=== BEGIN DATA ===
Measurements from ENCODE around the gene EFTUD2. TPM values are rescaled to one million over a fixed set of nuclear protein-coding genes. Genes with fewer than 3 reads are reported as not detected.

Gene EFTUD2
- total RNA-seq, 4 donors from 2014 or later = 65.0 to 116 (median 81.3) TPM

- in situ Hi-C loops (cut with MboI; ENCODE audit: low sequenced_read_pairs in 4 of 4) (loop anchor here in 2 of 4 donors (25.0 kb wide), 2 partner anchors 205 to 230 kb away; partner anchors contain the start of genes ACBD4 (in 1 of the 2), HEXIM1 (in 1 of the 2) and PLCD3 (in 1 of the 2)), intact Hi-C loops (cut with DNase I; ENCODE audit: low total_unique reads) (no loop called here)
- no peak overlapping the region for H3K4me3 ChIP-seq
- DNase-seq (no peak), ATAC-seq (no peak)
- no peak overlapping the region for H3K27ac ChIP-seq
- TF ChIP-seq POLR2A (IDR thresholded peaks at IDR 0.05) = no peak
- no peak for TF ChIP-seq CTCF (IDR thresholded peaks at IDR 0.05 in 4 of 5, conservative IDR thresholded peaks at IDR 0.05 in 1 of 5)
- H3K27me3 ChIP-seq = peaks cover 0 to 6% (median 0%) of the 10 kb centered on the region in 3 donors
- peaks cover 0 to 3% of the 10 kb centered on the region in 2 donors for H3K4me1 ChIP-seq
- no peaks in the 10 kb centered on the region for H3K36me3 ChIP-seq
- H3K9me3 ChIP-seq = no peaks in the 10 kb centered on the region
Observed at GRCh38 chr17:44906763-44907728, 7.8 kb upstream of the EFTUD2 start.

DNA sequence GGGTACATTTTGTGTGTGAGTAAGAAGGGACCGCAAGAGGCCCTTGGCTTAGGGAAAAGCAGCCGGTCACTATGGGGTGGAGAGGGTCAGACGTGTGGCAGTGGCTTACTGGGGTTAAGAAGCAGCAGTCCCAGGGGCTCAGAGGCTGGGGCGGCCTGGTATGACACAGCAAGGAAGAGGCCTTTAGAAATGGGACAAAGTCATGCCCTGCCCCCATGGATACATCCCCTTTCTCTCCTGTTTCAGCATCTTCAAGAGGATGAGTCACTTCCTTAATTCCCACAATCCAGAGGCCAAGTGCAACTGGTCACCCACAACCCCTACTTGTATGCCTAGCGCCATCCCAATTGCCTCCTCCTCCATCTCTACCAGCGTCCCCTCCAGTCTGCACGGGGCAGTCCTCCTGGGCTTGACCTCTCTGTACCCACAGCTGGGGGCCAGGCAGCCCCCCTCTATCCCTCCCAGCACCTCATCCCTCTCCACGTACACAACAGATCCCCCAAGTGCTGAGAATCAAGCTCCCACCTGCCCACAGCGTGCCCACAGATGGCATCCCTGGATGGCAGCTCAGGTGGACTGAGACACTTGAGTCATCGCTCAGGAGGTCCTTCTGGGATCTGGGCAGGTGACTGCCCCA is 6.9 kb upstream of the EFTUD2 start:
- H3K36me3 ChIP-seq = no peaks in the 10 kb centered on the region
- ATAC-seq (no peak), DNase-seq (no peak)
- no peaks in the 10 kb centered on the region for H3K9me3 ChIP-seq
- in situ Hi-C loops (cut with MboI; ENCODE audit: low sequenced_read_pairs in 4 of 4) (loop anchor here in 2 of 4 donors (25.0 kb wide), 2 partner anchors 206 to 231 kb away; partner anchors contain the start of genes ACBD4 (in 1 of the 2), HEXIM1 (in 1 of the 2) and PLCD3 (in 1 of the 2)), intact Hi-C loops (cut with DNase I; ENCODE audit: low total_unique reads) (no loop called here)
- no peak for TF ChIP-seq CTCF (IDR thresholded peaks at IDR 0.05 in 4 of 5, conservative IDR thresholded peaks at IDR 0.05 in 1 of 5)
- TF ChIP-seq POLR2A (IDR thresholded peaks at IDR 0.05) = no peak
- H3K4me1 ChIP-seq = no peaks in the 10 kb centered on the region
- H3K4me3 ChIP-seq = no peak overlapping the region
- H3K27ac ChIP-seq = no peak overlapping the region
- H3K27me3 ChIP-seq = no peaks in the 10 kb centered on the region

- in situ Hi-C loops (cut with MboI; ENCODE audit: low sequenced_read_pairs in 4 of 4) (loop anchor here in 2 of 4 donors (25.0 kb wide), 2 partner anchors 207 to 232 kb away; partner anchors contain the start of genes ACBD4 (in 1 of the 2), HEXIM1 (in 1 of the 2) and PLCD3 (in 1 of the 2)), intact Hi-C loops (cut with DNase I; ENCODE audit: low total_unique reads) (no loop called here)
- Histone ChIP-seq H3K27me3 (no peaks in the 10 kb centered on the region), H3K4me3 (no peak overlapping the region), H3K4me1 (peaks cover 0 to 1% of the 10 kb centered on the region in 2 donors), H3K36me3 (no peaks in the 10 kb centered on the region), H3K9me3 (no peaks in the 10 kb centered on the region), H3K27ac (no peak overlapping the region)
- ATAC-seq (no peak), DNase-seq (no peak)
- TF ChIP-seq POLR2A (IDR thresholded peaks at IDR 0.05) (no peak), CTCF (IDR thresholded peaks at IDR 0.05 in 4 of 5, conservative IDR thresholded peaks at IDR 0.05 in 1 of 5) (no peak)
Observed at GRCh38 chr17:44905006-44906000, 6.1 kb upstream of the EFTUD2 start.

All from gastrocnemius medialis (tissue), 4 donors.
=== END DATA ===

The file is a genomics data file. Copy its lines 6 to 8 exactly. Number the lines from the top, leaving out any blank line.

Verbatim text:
- DNase-seq (no peak), ATAC-seq (no peak)
- no peak overlapping the region for H3K27ac ChIP-seq
- TF ChIP-seq POLR2A (IDR thresholded peaks at IDR 0.05) = no peak